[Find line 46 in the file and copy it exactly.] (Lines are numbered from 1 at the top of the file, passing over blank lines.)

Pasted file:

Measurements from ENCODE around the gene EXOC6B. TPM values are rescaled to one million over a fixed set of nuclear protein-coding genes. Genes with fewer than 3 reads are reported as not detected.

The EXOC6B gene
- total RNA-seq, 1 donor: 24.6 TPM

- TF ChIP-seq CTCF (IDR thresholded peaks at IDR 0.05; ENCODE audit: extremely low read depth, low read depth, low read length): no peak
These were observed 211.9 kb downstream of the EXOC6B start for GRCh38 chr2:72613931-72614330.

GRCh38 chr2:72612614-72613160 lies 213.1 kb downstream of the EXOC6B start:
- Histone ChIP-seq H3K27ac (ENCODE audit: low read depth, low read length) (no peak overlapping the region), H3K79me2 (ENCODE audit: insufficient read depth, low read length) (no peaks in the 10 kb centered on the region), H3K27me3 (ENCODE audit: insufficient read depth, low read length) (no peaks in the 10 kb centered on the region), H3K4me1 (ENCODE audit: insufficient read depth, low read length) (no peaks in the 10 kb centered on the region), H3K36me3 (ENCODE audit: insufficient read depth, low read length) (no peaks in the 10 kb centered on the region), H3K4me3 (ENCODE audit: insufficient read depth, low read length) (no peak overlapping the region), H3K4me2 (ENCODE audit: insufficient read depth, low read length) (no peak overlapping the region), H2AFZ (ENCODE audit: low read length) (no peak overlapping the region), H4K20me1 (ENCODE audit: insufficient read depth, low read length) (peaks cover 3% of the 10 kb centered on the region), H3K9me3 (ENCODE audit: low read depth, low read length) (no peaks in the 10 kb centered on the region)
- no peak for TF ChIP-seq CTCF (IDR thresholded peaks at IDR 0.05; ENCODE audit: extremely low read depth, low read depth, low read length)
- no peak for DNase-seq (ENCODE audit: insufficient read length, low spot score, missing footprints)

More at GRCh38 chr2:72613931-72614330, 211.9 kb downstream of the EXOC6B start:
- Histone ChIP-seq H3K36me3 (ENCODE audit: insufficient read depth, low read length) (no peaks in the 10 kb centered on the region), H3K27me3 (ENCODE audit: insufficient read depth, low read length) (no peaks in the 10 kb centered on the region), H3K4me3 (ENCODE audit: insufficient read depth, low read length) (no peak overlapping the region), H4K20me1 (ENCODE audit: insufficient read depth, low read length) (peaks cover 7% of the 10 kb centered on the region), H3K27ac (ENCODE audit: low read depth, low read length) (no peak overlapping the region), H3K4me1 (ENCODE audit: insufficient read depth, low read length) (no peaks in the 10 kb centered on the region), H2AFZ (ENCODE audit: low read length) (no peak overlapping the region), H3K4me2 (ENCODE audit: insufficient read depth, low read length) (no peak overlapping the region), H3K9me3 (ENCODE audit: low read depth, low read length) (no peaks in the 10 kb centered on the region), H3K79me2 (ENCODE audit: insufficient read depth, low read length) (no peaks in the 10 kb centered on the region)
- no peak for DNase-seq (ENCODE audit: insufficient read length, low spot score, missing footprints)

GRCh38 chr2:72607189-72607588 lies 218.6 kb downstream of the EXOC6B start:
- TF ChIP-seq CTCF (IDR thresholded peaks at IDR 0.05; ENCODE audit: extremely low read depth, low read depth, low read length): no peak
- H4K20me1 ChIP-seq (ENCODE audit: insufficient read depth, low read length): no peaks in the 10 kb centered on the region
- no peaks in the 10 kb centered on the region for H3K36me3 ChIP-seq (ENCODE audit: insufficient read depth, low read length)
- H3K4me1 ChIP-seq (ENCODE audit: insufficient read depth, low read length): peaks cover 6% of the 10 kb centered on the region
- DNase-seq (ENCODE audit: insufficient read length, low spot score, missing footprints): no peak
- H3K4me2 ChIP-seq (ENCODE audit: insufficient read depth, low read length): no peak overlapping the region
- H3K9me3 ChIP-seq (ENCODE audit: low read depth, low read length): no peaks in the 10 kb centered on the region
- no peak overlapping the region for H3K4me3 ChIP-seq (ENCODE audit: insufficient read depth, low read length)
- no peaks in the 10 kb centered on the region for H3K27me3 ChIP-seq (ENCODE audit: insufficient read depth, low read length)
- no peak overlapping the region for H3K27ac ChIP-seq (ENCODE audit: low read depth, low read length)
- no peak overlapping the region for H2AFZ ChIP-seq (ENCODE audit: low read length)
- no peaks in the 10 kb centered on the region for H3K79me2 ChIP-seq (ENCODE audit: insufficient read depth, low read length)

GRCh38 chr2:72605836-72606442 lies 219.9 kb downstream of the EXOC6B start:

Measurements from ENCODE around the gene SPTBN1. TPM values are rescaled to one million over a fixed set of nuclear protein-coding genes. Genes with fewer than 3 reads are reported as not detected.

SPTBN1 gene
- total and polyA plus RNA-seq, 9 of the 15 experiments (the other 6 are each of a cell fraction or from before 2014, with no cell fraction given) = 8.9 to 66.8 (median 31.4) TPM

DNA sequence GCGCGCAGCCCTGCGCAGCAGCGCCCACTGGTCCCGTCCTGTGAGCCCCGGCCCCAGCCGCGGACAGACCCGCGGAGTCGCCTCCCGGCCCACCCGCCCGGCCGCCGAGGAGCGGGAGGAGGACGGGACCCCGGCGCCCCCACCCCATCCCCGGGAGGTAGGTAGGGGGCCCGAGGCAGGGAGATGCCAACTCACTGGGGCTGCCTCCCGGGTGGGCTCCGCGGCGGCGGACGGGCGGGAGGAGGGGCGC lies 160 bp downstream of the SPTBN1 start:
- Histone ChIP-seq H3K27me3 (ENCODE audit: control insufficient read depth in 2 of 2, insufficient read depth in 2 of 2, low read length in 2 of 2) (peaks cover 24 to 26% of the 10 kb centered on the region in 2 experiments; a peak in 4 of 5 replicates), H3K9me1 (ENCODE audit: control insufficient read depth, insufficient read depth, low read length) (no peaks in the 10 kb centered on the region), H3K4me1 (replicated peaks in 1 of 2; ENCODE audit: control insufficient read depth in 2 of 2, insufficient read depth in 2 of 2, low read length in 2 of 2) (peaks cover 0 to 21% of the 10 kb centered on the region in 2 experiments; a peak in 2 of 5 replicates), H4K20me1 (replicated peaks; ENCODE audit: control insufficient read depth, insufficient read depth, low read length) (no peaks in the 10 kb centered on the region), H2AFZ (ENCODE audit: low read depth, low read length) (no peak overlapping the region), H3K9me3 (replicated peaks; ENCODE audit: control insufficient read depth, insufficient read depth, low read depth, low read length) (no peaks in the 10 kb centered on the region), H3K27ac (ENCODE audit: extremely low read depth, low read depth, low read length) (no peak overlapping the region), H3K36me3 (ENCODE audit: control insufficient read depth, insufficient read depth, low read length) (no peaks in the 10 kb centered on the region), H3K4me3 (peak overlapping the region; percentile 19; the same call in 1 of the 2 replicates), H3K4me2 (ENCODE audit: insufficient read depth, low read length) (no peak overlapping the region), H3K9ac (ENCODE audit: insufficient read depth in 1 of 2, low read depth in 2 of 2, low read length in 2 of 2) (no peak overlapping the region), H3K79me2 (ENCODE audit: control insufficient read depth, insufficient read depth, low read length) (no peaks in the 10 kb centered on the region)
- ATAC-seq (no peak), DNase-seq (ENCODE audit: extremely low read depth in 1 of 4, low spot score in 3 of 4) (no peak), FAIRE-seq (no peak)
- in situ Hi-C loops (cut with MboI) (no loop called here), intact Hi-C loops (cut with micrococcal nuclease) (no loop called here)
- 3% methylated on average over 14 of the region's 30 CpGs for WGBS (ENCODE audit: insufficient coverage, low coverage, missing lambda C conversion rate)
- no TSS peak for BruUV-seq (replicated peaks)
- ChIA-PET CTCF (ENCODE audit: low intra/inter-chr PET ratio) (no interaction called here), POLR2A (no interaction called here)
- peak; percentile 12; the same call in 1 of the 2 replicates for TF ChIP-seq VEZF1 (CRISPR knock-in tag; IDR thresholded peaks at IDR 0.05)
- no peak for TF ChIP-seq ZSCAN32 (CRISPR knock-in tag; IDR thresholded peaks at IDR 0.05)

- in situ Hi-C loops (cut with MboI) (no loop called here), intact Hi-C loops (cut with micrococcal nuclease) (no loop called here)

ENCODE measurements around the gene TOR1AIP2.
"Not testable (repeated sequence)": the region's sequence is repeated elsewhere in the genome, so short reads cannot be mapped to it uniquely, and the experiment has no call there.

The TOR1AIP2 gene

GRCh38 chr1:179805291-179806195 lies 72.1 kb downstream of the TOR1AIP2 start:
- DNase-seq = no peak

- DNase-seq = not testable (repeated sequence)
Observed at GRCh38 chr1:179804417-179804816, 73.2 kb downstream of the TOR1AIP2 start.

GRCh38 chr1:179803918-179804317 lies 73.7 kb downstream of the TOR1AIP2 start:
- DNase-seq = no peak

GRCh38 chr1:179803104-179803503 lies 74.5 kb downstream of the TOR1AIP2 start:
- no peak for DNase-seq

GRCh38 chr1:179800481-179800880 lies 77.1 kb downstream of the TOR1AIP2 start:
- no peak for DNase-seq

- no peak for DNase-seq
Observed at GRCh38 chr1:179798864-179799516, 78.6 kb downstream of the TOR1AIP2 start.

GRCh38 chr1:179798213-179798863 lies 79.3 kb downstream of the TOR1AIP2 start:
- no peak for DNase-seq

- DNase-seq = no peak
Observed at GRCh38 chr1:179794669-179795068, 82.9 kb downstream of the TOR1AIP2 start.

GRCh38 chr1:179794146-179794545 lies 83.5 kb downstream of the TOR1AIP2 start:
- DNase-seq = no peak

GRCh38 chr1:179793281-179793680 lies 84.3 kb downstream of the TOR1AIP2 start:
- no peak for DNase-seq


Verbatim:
Observed at GRCh38 chr1:179804417-179804816, 73.2 kb downstream of the TOR1AIP2 start.